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Home Improvement: Undead Edition
by Charlaine Harris, E.E. Knight, Heather Graham, James Grady, Melissas Marr, Patricia Briggs, Rochelle Krich, S.J. Rozan, Seanan McGuire, Simon R. Green, Stacia Kane, Suzanne McLeod, Toni L.P. Kelner, Victor Gischler
Other books by this author that I've reviewed include When Demons Walk, Steal the Dragon, Something From the Nightside, Mean Streets, Death's Excellent Vacation, Must Love Hellhounds, Agents of Light and Darkness, Bite, Nightingale's Lament, Paths Not Taken, Sharper Than a Serpent's Tooth, Hell to Pay, Just Another Judgement Day, The Good, the Bad, and the Uncanny, A Hard Day's Knight, Hex and the City, The Unnatural Inquirer, The Bride Wore Black Leather, The Wild Side: Urban Fantasy with an Erotic Edge, Fair Game, Aftertaste, Hex Appeal, Man with the Golden Torc, Daemons are Forever, An Apple for the Creature, The Spy Who Haunted Me, From Hell with Love, For Heaven's Eyes Only, Live and Let Drood, Frost Burned, Casino Infernale, Blue Moon Rising, Night Broken, Tales of the Hidden World, The Mad Scientist’s Guide to World Domination, Half-Off Ragnarok, Midway Relics and Dying Breeds, Blood and Honor, Games Creatures Play, The Winter Long, Shifting Shadows, Sparrow Hill Road, After Dead: What Came Next in the World of Sookie Stackhouse, Bone Crossed, Silver Borne, River Marked, Hunting Ground, The InCryptid Prequels, Pocket Apocalypse, Black as Blood, Blocked, White as a Raven's Wing, The Ghosts of Bourbon Street, IM, Iron Kissed, "Good Girls Go to Heaven", Cry Wolf, A Red Rose Chain, From a Drood to a Kill, Fire Touched, "Full of Briars", The Dark Side of the Road, Reflections, Once Broken Faith, "Dreams and Slumbers", Shadowed Souls, Chaos Choreography, Silence Fallen, Dead Man Walking, Magic For Nothing, Very Important Corpses.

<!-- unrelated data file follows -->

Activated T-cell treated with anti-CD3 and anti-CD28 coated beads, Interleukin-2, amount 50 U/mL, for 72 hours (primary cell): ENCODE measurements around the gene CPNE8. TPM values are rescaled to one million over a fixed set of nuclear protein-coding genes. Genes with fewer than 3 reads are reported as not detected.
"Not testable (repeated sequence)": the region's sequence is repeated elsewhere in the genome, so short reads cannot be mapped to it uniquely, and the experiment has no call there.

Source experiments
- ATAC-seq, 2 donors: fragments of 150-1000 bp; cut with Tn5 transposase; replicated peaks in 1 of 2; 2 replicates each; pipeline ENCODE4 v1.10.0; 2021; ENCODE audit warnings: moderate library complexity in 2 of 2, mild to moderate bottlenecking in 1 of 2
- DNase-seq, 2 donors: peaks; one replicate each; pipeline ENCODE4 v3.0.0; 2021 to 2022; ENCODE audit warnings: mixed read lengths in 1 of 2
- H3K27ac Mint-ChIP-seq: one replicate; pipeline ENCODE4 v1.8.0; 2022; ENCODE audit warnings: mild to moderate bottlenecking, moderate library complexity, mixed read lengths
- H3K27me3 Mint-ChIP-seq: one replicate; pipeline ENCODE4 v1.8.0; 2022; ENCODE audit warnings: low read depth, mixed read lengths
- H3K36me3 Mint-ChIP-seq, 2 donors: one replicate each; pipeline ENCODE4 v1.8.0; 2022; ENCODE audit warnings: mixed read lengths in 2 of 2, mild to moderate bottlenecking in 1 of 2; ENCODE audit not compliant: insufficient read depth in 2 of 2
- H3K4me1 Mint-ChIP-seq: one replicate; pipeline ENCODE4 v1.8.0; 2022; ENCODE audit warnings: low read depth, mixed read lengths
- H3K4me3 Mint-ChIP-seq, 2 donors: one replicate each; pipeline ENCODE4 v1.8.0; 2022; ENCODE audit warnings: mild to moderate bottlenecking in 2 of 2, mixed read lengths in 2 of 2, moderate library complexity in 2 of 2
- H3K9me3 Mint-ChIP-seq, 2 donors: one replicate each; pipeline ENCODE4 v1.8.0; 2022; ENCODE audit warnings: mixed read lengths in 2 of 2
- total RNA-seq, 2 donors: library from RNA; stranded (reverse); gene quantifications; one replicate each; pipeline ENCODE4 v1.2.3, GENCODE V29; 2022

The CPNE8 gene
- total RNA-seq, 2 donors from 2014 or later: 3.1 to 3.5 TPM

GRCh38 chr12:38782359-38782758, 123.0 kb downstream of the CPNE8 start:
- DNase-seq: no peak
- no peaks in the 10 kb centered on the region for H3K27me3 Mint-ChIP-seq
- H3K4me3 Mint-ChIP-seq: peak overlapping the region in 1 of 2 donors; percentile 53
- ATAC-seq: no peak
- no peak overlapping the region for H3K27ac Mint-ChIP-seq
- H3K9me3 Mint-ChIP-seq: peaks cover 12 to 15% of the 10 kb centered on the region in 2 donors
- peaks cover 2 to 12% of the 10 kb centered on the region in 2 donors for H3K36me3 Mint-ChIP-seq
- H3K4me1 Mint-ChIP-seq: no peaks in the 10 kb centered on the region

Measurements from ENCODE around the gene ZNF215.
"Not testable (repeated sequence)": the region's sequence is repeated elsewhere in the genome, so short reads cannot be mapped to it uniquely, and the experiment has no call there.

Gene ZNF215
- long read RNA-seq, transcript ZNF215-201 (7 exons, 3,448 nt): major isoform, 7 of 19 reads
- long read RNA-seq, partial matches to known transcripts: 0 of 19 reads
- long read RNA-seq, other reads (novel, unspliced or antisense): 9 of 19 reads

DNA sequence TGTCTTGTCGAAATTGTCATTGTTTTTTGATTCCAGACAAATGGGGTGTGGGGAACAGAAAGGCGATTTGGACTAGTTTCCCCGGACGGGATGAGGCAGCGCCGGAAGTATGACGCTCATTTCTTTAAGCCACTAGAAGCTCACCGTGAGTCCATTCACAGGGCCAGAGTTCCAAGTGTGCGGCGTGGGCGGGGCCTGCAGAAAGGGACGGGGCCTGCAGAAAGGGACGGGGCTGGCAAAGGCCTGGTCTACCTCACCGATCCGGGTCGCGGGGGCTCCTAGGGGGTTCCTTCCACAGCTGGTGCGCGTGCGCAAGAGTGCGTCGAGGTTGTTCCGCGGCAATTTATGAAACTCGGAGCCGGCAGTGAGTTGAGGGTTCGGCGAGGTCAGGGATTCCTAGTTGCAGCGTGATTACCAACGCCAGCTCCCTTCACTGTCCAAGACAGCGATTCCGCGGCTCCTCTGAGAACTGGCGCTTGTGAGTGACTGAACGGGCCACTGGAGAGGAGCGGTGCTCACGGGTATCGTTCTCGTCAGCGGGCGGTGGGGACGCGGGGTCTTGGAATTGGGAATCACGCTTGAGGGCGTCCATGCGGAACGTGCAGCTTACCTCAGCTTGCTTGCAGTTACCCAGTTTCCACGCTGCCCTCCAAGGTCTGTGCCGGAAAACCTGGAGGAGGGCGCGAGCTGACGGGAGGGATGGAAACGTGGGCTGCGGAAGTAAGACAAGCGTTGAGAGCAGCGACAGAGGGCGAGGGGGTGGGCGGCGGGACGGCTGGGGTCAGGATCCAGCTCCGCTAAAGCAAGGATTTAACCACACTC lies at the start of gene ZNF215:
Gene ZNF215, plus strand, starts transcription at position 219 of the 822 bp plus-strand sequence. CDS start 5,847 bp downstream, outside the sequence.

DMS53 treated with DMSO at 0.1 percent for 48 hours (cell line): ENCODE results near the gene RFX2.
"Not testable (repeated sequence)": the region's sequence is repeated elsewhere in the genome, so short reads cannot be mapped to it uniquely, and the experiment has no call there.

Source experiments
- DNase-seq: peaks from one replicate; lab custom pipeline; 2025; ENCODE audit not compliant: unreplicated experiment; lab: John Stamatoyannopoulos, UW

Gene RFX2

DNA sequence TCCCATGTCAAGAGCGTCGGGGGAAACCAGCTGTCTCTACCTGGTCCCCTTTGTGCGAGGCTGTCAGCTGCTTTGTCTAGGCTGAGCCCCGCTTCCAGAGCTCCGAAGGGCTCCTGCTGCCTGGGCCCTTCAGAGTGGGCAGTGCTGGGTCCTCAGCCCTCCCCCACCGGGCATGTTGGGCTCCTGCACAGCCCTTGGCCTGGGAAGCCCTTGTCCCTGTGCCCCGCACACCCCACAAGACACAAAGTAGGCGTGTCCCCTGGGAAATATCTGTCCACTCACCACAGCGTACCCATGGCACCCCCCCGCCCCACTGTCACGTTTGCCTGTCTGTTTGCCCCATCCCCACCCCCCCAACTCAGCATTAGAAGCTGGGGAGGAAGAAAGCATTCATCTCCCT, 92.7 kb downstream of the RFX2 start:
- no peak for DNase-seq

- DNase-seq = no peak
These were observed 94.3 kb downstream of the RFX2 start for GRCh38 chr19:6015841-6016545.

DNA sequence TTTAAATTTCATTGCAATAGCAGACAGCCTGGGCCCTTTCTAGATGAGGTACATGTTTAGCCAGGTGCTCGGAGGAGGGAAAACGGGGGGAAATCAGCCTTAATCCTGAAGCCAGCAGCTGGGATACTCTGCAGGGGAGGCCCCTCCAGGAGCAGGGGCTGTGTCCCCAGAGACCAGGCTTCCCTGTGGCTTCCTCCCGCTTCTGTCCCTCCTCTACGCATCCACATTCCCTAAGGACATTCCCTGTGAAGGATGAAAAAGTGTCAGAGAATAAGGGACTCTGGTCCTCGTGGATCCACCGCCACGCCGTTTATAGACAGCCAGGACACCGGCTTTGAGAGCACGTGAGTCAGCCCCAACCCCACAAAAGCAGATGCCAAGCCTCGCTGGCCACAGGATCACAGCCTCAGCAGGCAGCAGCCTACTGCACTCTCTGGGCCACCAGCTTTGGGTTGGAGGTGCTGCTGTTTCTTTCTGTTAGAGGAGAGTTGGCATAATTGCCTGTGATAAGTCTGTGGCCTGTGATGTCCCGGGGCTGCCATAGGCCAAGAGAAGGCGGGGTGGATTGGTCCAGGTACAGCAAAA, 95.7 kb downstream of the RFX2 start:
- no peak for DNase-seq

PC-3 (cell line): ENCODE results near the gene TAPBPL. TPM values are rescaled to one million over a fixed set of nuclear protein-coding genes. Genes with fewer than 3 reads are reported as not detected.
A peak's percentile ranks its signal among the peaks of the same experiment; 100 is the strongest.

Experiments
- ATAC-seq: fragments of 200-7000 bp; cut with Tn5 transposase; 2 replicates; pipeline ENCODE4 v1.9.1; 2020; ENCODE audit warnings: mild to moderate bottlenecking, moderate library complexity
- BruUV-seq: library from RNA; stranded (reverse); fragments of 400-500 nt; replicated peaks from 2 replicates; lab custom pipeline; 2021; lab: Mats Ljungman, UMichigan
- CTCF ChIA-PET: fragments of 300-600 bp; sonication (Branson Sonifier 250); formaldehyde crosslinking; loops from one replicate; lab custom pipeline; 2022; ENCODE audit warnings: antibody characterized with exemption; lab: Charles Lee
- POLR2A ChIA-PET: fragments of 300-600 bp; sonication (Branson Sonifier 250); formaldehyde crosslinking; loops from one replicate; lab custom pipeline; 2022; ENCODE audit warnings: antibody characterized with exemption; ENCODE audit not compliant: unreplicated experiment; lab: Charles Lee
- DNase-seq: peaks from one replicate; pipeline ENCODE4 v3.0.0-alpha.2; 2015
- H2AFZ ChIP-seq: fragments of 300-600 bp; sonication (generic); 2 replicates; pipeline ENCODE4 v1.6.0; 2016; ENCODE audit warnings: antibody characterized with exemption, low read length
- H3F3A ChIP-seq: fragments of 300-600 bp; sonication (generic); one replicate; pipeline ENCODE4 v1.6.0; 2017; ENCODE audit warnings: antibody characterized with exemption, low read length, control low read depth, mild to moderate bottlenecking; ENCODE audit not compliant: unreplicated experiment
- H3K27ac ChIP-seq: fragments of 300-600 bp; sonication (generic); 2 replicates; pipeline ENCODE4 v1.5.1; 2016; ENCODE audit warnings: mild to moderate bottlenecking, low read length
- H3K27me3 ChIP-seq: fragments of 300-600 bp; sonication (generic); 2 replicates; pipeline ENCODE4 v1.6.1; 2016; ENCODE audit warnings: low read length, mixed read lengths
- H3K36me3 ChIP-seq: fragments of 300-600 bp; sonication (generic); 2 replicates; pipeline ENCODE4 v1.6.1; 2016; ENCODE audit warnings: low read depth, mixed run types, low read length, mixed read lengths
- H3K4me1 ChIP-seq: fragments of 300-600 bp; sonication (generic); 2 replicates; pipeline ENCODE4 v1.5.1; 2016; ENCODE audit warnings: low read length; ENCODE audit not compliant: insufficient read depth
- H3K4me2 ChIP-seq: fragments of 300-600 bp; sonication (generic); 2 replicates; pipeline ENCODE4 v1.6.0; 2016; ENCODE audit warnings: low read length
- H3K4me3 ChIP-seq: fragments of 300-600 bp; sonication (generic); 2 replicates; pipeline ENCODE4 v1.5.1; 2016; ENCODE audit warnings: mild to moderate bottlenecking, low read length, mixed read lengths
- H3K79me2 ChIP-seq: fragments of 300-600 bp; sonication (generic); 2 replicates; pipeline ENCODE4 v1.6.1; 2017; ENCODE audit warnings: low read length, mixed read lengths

An anthology of 15 short stories within the paranormal / urban fantasy worlds revolving around home improvement.
“If I Had a Hammer” (Sookie Stackhouse, 13.25
“Through This House” (October Daye, 4.5)
“Rick the Brave” (Downside, 3.5)
“Gray” (Mercyverse, 0.6)
“Full-Scale Demolition” (Spellcrackers.com, x.5)
Charlaine Harris‘ “If I Had a Hammer” was a blip into Sookie’s life. More particularly an incident involving a remodel of a few rooms in Tara and J.B. Du Rone’s home to accommodate their twins, Robbie and Sara.
Victor Gischler‘s “Wizard Home Security” is a clever story that reminds us to beware of fraudulent door-to-door salesmen. I thoroughly enjoyed Gischler’s descriptions of the security setup which Broahm had to survive as well as his well-aimed revenge! Very nice. I’ll have to check out more of Gischler’s work!
Seems Gischler is in the process of writing a novel based on the characters he created for this short story…yeah!!
Patricia Briggs‘ “Gray” is absolutely lovely!! A sweet yet sad romance encompassing the start and state of Elyna Gray’s life as a vampire and the condo she’s rehabbing with the help of moonlighting policemen.
Rochelle Krich‘s “Squatter’s Rights” is just creepy! Krich really caught me up in this story of a lovely young couple who start out so very happy with their lovely new…very creepy house that slowly drives her mad. Truly horrible and incredibly well done!
Heather Graham‘s “Blood on the Wall” finds a young cultist caught up in a horrible series of murders in New Orleans. Funny with an appropriate sideline.